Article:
My students had been unaware of the political swamp in Kashmir prior to our discussion; therefore, it was encouraging to hear them make intelligent comments about world views other than Western-centric ones: about issues of sovereignty, legitimacy of statehood, representative nature of democracy or lack thereof, discourse of human rights and the bounden duty of international powers to protect fundamental rights in politically conﬂictual environments, pluralism as an antidote to the orthodoxy of ethnocentric politics, the construction of identity politics, and the implosion of the boundary between state and religion.
The issues that my students came up with can be summarized in the following way: the intricate relationship between the political and cultural power that emanates from metropolitan centers and the peripheral territories in which it manifests itself requires the formation of cultural practices that sustain the persistent disparity in power between the center and the “peripheral world.” This observation helps answer persistent questions. Is the effective political sovereignty of India over Kashmir achieved by force, by political collaboration, or by economic, social, or cultural dependence? Does the political sovereignty of India over Kashmir exist in its most potent manifestation in ideological and cultural practices?
The rhetoric employed by mainstream Indian and Pakistani rhetoricians, politicians, academics, and policy makers has become the authoritative discourse of officialdom that separates itself from the realm of the Kashmiri people. It is a dogmatic discourse that has been used to assert its ascendancy among other verbal and ideological points of view. Meanwhile, the cultural identity of the Kashmiri people is damaged by the erosion of their autonomous institutions, by traumas and terrors generated by insurgency and counter insurgency. Still, the cruel politics of these neighboring nation-states has not obliterated the legacy of a rich heritage.
Frantz Fanon, in particular, espoused the attempt to refurbish social and political consciousness in order to undermine racist, ethnic stereotypes. Although Fanon’s theories were speciﬁcally geared to the Algerian national struggle, his characterization of culture as the contentious site where psychological and spiritual emancipation might be achieved is relevant to the Kashmiri context as well. In the case of Kashmir, the pervasiveness of prejudicial notions, particularly after 1989, undermined the self-representation and self-construction of the Kashmiri people. The struggle for autonomy and, some would argue, the legitimate right of self-determination in Kashmir quickly forged discourses in order to oppose the discourse of discrimination that had created a sense of marginalization in the populace.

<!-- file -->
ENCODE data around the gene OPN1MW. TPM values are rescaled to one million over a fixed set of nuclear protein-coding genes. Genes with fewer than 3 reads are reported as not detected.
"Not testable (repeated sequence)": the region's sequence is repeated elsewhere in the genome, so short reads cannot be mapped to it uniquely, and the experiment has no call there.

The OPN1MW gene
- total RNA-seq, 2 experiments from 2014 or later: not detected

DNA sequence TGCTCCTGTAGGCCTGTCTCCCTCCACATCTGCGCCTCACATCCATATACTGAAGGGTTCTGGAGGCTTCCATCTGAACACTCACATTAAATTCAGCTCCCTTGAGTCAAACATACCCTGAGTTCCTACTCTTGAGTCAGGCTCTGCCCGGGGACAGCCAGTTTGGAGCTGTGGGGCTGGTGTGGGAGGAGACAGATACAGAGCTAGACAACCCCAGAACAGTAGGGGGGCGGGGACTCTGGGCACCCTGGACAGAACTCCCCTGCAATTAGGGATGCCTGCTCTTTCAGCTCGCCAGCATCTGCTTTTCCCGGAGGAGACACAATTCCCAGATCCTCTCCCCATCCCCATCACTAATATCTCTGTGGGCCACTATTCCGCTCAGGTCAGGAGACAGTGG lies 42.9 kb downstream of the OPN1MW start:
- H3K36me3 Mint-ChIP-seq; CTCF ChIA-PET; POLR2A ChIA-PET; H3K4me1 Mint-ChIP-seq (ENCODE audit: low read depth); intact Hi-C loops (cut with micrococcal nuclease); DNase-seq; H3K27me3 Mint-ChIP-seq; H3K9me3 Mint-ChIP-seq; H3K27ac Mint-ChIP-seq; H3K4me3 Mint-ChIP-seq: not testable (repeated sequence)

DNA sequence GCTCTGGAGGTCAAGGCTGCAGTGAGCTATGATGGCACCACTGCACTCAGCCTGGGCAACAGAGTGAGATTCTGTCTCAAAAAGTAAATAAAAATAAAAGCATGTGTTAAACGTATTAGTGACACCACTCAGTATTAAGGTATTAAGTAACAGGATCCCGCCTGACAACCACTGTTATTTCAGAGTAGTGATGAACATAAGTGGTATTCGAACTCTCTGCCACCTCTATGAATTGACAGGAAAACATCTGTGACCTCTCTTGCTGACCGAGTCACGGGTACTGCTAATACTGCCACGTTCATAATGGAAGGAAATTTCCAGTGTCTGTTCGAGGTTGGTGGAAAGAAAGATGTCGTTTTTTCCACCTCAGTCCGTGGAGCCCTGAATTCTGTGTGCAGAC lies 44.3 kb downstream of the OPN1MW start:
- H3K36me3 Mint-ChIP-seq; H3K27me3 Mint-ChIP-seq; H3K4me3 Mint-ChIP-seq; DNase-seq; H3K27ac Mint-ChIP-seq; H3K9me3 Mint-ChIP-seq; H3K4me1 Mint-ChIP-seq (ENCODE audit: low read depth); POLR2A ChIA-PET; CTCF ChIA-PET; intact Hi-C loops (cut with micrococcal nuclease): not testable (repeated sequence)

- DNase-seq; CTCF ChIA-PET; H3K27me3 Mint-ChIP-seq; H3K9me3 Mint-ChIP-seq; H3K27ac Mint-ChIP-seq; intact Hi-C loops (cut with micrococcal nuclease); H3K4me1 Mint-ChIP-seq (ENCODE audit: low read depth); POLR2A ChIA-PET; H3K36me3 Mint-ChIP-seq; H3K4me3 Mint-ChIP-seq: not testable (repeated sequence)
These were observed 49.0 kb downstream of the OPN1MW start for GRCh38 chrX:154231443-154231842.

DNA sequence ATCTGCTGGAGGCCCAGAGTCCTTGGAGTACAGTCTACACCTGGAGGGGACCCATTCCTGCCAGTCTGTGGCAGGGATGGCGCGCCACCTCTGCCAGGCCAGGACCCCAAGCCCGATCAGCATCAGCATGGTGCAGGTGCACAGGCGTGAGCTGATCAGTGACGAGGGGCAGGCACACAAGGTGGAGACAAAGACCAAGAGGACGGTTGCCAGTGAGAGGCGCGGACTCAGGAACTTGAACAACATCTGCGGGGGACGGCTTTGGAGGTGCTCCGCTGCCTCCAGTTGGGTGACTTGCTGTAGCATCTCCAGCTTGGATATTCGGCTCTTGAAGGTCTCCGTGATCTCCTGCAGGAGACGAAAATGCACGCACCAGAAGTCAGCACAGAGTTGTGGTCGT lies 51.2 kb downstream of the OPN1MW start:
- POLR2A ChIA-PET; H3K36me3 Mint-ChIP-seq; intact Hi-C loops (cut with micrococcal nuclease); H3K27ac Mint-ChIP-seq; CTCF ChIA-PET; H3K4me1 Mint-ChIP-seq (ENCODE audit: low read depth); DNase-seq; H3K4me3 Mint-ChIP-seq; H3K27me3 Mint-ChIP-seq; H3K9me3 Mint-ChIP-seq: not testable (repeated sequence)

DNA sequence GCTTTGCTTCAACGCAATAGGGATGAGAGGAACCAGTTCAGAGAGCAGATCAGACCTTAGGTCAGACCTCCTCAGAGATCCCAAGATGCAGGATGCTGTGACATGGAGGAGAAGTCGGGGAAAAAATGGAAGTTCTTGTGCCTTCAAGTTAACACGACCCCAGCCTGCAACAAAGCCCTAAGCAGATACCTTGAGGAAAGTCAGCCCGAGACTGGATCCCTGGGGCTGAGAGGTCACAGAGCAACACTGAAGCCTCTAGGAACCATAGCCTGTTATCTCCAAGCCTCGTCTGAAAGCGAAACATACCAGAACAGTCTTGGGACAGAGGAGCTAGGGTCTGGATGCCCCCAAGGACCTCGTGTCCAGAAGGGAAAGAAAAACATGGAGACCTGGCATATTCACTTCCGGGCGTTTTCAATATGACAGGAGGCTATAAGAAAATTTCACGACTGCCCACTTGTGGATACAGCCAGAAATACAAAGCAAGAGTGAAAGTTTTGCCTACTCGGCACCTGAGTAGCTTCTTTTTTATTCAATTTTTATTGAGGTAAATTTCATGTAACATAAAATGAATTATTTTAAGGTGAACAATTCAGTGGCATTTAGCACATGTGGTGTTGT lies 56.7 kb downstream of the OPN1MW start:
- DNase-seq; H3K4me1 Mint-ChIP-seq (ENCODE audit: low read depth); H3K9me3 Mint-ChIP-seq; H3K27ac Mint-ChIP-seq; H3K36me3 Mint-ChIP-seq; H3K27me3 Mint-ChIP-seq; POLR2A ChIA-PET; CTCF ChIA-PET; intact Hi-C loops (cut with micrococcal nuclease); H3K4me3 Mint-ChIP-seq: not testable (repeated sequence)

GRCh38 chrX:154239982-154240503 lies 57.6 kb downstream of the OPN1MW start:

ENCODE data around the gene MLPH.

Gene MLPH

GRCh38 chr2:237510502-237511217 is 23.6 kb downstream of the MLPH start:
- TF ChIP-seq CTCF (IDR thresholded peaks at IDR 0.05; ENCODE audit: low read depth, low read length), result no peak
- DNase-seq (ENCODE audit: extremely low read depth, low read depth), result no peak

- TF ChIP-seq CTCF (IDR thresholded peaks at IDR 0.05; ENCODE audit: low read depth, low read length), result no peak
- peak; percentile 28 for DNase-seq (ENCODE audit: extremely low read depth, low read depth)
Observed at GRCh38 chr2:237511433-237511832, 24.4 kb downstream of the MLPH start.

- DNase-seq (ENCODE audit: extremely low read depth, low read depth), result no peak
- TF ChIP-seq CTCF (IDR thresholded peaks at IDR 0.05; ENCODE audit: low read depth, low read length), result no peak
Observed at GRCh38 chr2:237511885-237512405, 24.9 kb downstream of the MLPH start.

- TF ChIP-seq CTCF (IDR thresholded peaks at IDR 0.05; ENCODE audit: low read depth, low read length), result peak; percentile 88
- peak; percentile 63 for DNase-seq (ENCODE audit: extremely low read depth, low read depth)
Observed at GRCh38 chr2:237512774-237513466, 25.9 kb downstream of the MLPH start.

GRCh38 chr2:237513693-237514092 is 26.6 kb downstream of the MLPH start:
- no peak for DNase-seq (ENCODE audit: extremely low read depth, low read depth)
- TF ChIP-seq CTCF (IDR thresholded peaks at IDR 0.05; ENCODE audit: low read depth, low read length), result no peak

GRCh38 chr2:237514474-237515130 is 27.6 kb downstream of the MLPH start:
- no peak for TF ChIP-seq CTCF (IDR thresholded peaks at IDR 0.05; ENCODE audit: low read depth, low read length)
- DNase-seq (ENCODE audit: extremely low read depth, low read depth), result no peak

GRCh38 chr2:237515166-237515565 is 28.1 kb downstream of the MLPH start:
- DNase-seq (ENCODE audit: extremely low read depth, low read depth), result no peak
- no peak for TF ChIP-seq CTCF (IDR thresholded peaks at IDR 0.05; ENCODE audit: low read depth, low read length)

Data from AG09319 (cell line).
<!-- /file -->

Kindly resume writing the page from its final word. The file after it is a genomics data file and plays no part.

Fanon famously propounds an ant colonial nationalism as a therapeutic device to cure the psychological and historical torture inﬂicted by the dichotomies of the culture of dominance.
Cultural nationalism challenges and overthrows the hierarchy of ruling ideologies by enhancing a unity among all socioeconomic classes of an occupied area, which it has failed to do in the Kashmir context. This revolutionary stance can eliminate the petty feuds that exist in an area and can replace them with a sanctiﬁed notion of nation. History is no longer imposed on them; now they are able to wield memory as a powerful tool. In this process of nationalist self-imagining, the deployment of allegory, as some Kashmiri short story writers have done in their works, can be used to re-create and preserve a jeopardized way of life. Such narratives rewrite history and create symbols of nationhood. They impart resolvability to a disharmonious history.
Instead of a contemptuous dismissal of the power of myth and fetishes, writers explore these as repositories of culture. This process of recuperation makes the hitherto lost voices of the margin audible. A multiplicity of voices and perspectives, as in Parchment of Kashmir: History, Society, and Polity, shuns simple decoding.
The concept of Kashmiriyat is not only cultural but political as well, which can be revitalized by the resuscitation of cultural institutions and the redressal of political grievances. Kashmiri society, like other South Asian societies, is by no means egalitarian or unpatriarchal. A rigidly entrenched gender hierarchy also exists in Kashmir; some substantive attempts have been made to deconstruct such a hierarchy. The role of women in a conﬂict zone; the reconceptualization of a woman’s identity in a politically militarized zone; intersectionalities of class, education, ethnicity, and religious identity in theorizing a woman’s identity; and women’s agential roles or lack thereof are issues that can no longer be relegated to the background. Any attempt to homogenize Kashmiri society or the politico-cultural discourse on Kashmir would be a dangerously ﬂawed exercise. People on the margins of society lack the same access to political, religious, cultural, and economic discourses and institutions as those in positions of privilege and power.
At the risk of sounding repetitive, I emphasize that any unitary discourse that claims to encompass the reality of Kashmir would be lop-sided and suspect.
Nyla Ali Khan is a member of Scholars Strategy Network. She is the author of Fiction of Nationality in an Era of Transnationalism (Routledge 2005), Islam, Women, and Violence in Kashmir (Palgrave Macmillan 2010), The Life of a Kashmiri Woman (Palgrave Macmillan 2014), and the editor of The Parchment of Kashmir (Palgrave Macmillan 2012). She is editor of the Oxford Islamic Studies’ special issue on Jammu and Kashmir. She can be reached at email@example.com. Source: Red Dirt Report
The article first appeared in the print edition of Oct 19 to 25, 2016.